So-called “malted milk,” of which Horlick’s is a type, is a combination of dried milk powder with red dog flour that has been treated with malt so that the starch thereof has been largely converted into maltose sugar. While red dog flour is considered the lowest grade of flour produced, it contains more vitamins and minerals by far than refined white flour. Dried milk, when properly prepared, has lost very few of its vitamins and practically none of its nutritive value. This combination called “malted milk” has all the nutritive value of milk and red dog flour from which it is prepared. Shredded wheat is a whole wheat product prepared under ideal conditions and is immensely superior to white flour in nutritive, vitamin, and mineral qualities. I cannot understand why doctors or nurses should have this unwarranted prejudice against these foods.
Nature Is So Unscientific, According to Some Folks
Is it a bad practice to mix farinaceous foods with protein; for instance, eating meat with potatoes, or meat or eggs with bread? Does the eating of such a combination produce an acid that is bad for the system?
— F.E.B., Minn.
Evidently, according to some professing dietitians of today, the Lord made a fatal mistake in mixing proteins with starch and sugar in foods, as, for instance, in milk and in cereals. But this having been done in natural foods, I think we poor cooks should be permitted to do the same thing. In point of fact, the best natural foods usually contain all the elements necessary to health. Bread already contains 50 percent or 60 percent of starch and from 10 percent to 12 percent of protein. The percentage of protein in milk is nearly 50 percent of the amount of carbohydrates. Potatoes also, when eaten with the skins—as they should be—contain a large percentage of protein already mixed with starch. I have never noticed any particularly harmful effects from eating whole ground grains of wheat and whole potatoes. But according to the authorities you quote, they are likely to develop poison. This false teaching of dietetics, which apparently is so common now, has no foundation whatever of a scientific character and is contrary to Nature’s plan.
Very Little Nutritive Value
Will you kindly tell us the value of broths and meat juices. I have been told that they are merely stimulating and appetizing and contain no nutritive value.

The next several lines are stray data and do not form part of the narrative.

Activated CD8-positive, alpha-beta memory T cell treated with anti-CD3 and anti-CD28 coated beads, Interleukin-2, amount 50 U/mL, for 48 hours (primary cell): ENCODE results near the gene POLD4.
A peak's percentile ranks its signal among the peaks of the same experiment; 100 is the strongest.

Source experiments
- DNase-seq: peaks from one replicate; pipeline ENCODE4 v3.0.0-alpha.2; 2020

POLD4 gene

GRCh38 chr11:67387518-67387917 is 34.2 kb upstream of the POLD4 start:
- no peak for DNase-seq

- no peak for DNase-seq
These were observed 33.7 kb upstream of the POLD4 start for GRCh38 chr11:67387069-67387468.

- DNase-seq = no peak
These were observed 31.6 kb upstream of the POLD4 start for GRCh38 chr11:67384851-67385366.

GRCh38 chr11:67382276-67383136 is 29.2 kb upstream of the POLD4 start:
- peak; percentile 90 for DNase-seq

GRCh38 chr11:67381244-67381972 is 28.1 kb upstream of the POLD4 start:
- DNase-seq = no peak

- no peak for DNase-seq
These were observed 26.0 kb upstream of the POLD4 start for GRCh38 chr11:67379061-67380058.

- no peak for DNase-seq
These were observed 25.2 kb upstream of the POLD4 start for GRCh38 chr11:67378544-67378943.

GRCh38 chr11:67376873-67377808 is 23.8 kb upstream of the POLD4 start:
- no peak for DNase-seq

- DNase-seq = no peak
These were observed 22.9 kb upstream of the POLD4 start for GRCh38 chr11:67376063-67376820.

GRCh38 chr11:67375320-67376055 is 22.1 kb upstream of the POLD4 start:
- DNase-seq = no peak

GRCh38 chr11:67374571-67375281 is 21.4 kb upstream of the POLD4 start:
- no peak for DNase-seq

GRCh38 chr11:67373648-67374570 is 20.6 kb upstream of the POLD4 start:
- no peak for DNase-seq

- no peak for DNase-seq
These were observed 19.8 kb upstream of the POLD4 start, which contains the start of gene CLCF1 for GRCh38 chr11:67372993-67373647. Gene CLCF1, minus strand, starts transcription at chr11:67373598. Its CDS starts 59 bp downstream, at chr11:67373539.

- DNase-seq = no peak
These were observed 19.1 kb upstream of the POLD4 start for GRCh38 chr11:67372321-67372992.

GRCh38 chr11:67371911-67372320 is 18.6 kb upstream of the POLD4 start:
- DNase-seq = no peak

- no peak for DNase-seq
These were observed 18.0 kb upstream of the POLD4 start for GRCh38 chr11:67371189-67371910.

— Mrs. W.T.A., Conn.
The information that you have received about meat juices and broths is mainly correct. They do have a slight food value, but they are mostly stimulating and tonic. When used warm but not too hot, they favor the secretion of the digestive enzymes and thus may prove of some value.
Sand Has Its Uses—But Not in the Human Stomach
I overheard a gentleman say he was helped in the case of a disordered stomach by eating sand. He gave as his authority a professor of some medical college who advised people to eat sand. You have always been very kind to me, and I try never to consult you unless it is something vital. I would so much like to restore my appetite and correct my stomach. If you think sand is a good thing, will you kindly tell me where I can purchase it? I want the finest—that is, sand that would not be harmful to the intestines or any organs in the body. The man who has been eating it for years is robust-looking. He said I could get silver sand at a hardware store. I don’t think this is fine enough.
—Mrs. H., Pa.
I think if the gentleman whom you quote had in mind the figurative meaning of sand, his approval and use of it would be highly beneficial. In common language the man who is brave, vigorous, and full of pep is said to have “sand in his craw.” However, the human stomach is not suitable for grinding grains. If you still think you should eat sand, if you will apply to the firms selling building material, you can get the price per ton.
Away with Them!
I should like to know if there is any food value in the licorice candy cigarettes and jaw-breakers. Are they good for children?
—Mrs. H.M., Iowa
I have only one word to say about the licorice candy cigarettes and jaw-breakers for children. Licorice is a laxative and should not be used as a candy. I do not know anything more harmful to the children than such combinations as these.
[Note from original publisher; pamphlets mentioned not available:]
Dr. Wiley has prepared for distribution an important series of pamphlets. For children: “Artificial Foods for Infants” and “The Feeding of Older Children.” For adults: “Constipation,” “Reducing Weight,” “Increasing Weight,” “Diet in Pregnancy and Lactation” and “Hyperacidity and Fermentation.” These pamphlets will be sent for five cents in stamps each and a stamped, addressed envelope. All those interested in health should send a stamped self-addressed envelope for the questionnaire designed for The League for Longer Life. With its aid, your exact physical condition may be determined and improvement made.
By Dr. Harvey Wiley. Good Housekeeping, February 1926.